I’m a firm believer there’s only one pizza deserving of the name: a light, thin-crust pizza topped with just enough quality ingredients. No fancy deep dish pie, with cheese-filled crust or multi-layered toppings can compare to the wonderful, simple, and tasty delight of a traditional Italian pizza.
Now that you know how particular I am about this Italian “sacred food”, you’ll also be able to understand how frustrating it was for me to find a legitimate pizza once I left Italy. When my husband and I arrived here, we initially tried a couple of restaurants claiming to serve the real Italian-style pizza. After tasting entirely burnt crusts and too-plastic-to-be-real-mozzarella, I decided it was just time to improve my own home-made pizza recipe.
Believe it or not, even for the average Italian home cook it’s quite hard to achieve a crust similar to the one you’d taste at a pizzeria–one with a great wood oven to give the crust incredible flavor and texture. Unfortunately, I’m a regular person with a regular kitchen…and no plans for installing a commercial pizza oven. However, after a bit of research and a couple of adjustments, I think I’ve managed to achieve a pretty legit home-style pizza.
There are a few tricks you need to know and I included them in the recipe below. I didn’t bother adding a bunch of toppings; for good pizza you just need a couple of high-quality ingredients. The key is keeping it simple!
NOTE: In this recipe I used two different types of flour. You can use just one, as long as you keep the same ratio of flour/water (250 g/150 ml). Once again, I recommend using a digital scale to achieve best results!
Recommended equipment: 15″ pizza stone
200 g (7 oz) finely milled Italian flour (Tipo “00”) or all-purpose flour
50 g (1.8 oz) whole wheat flour
150 ml (5 oz) lukewarm water
3.5 gr (1/2 packet) active dry yeast
1 tsp sugar
1/2 tsp salt + 1/2 tsp salt for the sauce
200 ml (6.7 oz) unsalted strained tomatoes — the best quality you can find
a sprinkle of dry oregano
200 g (7 oz) mozzarella cheese (ovoline or bocconcini), drained and shredded — the best quality you can find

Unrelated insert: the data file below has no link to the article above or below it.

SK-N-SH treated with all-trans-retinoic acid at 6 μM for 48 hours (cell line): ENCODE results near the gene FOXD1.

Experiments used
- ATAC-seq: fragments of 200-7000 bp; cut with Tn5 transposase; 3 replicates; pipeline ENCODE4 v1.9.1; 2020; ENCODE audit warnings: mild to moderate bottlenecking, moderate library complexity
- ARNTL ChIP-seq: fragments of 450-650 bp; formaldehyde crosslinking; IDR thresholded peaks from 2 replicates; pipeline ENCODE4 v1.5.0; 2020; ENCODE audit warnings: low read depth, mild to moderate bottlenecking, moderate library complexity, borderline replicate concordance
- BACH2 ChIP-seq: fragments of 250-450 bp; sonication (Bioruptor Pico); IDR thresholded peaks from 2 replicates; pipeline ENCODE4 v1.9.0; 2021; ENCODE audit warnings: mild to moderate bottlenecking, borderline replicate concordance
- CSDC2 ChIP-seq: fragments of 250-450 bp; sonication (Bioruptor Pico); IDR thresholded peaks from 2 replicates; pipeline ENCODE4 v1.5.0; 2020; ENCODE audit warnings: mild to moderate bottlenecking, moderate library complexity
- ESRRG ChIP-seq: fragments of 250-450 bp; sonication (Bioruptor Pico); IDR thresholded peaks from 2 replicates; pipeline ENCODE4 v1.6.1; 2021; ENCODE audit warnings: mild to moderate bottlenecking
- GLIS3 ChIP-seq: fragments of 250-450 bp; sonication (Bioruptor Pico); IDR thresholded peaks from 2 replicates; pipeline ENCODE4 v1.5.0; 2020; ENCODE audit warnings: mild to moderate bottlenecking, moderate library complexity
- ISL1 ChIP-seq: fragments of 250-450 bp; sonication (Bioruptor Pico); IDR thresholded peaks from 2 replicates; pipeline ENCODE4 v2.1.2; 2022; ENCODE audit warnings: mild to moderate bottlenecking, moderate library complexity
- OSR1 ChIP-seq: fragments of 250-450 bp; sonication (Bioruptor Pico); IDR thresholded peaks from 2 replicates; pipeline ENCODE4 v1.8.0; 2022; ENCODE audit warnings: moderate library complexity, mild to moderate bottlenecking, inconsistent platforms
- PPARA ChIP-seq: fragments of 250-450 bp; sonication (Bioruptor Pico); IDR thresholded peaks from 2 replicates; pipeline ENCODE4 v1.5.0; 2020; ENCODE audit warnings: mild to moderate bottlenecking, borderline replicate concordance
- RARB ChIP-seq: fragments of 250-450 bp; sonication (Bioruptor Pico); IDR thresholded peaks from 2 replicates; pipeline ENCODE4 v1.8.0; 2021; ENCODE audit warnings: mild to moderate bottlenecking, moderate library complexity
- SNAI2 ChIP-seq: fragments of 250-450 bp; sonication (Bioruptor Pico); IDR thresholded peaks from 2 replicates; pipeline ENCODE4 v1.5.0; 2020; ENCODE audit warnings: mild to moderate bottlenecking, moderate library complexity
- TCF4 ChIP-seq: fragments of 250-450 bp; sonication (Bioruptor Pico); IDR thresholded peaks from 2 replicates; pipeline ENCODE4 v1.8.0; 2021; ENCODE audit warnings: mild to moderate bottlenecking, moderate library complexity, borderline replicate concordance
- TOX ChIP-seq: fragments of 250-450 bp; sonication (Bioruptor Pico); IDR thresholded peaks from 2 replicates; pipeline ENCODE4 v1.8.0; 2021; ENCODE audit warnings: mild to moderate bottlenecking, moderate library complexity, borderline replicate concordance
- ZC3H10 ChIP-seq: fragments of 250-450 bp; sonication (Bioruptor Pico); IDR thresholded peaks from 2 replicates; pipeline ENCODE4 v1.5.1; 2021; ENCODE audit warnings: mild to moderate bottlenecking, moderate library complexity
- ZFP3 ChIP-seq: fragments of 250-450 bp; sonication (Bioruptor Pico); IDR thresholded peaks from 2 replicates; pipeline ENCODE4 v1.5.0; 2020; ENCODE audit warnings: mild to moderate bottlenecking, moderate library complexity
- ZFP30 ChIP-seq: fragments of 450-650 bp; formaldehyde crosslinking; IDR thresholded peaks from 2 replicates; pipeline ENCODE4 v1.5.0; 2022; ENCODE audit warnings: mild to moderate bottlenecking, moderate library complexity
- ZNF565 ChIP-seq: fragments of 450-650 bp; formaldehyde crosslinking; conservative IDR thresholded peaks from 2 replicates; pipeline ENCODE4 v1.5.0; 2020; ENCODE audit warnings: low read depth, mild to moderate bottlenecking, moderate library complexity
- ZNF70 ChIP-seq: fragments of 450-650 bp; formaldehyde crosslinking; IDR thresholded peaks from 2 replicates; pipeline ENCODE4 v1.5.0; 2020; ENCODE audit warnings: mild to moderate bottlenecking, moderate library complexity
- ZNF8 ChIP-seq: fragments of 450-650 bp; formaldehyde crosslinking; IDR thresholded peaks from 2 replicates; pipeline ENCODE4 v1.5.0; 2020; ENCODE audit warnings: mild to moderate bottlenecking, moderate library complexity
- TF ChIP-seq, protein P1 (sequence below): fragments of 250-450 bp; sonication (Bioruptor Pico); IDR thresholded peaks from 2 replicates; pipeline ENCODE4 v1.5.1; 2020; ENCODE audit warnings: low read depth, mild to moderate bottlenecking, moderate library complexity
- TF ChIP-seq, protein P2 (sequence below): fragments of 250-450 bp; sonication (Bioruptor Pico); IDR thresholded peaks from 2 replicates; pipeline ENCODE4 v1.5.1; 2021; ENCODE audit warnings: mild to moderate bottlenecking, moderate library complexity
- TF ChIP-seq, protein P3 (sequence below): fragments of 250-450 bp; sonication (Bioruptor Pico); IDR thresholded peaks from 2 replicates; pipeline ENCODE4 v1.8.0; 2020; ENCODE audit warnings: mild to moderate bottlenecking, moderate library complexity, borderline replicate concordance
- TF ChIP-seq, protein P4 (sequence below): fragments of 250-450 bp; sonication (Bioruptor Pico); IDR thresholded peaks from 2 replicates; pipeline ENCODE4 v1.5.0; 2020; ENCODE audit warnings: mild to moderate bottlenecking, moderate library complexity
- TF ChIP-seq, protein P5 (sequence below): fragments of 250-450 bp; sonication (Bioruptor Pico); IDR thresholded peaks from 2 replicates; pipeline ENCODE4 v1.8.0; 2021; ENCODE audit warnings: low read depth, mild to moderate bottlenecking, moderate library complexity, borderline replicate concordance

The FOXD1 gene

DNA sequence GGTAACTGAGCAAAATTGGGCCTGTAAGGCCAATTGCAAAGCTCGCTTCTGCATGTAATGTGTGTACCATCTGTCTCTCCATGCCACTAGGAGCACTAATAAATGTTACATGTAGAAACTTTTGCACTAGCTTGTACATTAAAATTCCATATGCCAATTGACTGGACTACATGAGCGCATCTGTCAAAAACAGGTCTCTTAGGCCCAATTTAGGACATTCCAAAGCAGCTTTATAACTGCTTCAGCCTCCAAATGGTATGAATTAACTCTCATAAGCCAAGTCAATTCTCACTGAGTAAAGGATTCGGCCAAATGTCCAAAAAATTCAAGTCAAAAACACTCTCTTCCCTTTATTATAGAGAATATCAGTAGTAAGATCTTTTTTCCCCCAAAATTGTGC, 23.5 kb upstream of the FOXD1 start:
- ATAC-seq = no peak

10 cherry tomatoes, halved
10-12 basil leaves
1. Dissolve yeast and sugar in a glass of lukewarm water. Sift the flour in a medium-sized bowl and add the yeast/water/sugar mixture in it. Work the dough with your hands and knead until all ingredients are well incorporated. Add salt.
2. Take the dough onto a clean work surface and start kneading until it reaches a soft, elastic, and smooth texture. Take the dough and bang it on the work surface, about 6-7 times. Form the dough into a ball and place it in a bowl, covered with a clean dishtowel. Let it rest for 2 hours in a dry place.
3. While the dough is resting, prepare the tomato sauce by combining the strained tomatoes with 1/2 tsp of salt, 1 tsp of sugar and a sprinkle of oregano.
4. After the dough has rested, turn oven to 450°F. Dust the pizza stone generously with flour. Take the dough, form a small disk with your hands and start pulling out the sides, stretching it until it covers the whole pizza stone [don’t overwork it!]
5. Spread the tomato sauce on the pizza dough with a spoon, leaving an edge for the crust. Bake for about 8 minutes.
6. Remove pizza from the oven, sprinkle the shredded mozzarella on top and bake pizza for 6 more minutes.
7. Remove from the oven and add cherry tomato halves, cut side-up. Bake for 2 more minutes, until the mozzarella is lightly brown-colored and the crust is golden.
8. Remove pizza from the oven. Add fresh basil leaves on top and let it sit for about 5 minutes before serving.